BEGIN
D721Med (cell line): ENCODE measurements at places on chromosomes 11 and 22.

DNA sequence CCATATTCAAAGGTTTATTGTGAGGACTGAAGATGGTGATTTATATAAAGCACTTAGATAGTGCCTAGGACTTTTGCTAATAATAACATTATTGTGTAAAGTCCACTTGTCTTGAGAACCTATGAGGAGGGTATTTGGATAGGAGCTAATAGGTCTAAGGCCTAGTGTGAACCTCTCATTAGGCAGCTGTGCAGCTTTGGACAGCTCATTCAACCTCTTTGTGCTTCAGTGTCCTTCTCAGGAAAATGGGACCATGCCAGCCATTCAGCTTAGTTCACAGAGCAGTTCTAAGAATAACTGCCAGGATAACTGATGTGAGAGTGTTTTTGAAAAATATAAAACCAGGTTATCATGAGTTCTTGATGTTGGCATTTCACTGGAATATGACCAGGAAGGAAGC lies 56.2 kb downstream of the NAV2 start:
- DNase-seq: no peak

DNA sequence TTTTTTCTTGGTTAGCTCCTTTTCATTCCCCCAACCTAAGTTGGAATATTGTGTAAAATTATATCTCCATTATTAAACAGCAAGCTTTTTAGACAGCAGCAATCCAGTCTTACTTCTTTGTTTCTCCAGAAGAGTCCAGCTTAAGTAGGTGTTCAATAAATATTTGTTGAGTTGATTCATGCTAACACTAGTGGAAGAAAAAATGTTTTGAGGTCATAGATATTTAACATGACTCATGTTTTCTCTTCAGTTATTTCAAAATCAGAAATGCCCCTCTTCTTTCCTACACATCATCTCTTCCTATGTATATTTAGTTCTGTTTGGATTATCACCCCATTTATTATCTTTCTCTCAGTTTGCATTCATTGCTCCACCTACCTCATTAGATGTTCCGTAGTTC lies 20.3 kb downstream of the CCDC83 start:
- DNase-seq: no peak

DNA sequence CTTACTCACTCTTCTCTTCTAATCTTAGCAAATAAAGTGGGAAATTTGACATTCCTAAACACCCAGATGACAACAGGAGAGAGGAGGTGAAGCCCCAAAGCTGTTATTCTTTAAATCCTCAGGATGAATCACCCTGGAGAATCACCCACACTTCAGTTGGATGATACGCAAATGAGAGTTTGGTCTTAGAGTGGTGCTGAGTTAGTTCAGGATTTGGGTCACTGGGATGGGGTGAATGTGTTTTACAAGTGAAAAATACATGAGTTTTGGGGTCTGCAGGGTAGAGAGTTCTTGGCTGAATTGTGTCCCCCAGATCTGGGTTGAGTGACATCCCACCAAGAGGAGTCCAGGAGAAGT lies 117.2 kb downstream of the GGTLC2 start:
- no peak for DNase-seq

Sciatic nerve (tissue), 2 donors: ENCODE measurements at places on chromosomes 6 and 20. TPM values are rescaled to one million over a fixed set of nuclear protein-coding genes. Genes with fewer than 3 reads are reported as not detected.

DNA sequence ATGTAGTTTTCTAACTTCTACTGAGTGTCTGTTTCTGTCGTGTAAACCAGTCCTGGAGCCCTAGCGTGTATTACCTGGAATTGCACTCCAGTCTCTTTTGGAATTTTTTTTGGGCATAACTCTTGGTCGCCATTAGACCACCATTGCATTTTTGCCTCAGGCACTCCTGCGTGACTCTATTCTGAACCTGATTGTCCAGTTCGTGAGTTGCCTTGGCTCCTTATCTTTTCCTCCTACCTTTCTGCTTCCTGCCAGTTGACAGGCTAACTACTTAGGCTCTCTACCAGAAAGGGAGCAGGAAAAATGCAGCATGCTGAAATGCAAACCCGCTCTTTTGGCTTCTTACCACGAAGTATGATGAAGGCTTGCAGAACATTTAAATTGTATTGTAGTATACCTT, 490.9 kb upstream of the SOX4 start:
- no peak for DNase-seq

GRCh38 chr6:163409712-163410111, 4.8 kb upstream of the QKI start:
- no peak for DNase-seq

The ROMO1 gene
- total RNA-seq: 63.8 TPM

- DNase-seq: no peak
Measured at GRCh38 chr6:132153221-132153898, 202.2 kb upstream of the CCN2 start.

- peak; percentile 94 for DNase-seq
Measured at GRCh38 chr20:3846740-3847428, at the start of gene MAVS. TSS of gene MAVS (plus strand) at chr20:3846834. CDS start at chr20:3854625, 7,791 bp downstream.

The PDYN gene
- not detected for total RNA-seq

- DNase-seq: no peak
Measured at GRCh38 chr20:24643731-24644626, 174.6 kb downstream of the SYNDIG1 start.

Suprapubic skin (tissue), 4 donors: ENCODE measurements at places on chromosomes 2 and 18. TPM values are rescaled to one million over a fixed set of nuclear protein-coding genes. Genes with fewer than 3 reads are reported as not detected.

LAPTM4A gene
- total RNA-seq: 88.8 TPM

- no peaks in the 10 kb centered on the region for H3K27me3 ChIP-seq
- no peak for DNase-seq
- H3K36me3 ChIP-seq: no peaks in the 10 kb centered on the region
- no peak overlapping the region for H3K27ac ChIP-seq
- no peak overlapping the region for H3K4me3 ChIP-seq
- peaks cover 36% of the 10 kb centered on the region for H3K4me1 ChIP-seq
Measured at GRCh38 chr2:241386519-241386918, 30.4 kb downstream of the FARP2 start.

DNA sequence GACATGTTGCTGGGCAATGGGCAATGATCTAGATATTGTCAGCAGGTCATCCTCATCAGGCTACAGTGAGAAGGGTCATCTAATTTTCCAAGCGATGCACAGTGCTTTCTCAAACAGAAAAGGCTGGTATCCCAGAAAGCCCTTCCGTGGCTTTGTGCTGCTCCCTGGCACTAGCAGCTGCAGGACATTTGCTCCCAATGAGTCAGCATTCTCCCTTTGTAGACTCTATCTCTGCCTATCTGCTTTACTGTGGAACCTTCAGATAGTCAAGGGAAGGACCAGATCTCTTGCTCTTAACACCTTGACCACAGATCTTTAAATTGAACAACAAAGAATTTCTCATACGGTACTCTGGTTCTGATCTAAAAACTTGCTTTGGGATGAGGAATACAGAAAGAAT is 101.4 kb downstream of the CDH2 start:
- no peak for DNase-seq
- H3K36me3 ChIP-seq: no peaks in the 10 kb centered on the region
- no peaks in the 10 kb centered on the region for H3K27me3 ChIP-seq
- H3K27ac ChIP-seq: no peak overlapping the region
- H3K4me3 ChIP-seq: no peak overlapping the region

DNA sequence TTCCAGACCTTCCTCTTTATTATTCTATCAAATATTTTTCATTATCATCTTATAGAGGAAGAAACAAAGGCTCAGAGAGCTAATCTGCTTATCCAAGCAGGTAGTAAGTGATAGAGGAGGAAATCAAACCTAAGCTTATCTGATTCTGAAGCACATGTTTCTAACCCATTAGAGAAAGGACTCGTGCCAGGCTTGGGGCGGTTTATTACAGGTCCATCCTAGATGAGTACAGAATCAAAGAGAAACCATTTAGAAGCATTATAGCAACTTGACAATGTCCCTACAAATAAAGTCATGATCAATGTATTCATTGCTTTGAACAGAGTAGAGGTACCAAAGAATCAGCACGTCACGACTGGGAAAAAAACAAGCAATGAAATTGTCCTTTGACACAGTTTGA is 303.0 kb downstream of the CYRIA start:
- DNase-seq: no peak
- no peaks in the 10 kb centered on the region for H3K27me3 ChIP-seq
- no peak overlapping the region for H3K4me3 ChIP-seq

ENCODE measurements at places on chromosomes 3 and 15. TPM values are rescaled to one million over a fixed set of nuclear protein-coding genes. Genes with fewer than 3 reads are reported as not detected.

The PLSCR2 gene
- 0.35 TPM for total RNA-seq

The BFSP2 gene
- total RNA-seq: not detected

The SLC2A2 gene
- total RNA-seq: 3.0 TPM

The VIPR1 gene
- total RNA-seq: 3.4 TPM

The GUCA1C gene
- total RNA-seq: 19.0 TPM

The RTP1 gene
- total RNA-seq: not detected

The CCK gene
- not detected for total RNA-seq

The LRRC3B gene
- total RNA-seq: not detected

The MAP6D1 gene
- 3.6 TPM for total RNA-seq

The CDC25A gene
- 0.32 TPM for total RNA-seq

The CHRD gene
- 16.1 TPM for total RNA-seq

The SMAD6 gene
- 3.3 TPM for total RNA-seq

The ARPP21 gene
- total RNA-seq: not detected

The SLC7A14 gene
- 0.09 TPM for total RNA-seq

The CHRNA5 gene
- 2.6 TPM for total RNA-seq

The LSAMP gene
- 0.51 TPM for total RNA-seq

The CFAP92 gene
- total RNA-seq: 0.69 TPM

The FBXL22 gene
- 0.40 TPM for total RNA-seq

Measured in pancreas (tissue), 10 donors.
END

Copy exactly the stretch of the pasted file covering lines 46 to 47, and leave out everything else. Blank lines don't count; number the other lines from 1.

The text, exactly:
The BFSP2 gene
- total RNA-seq: not detected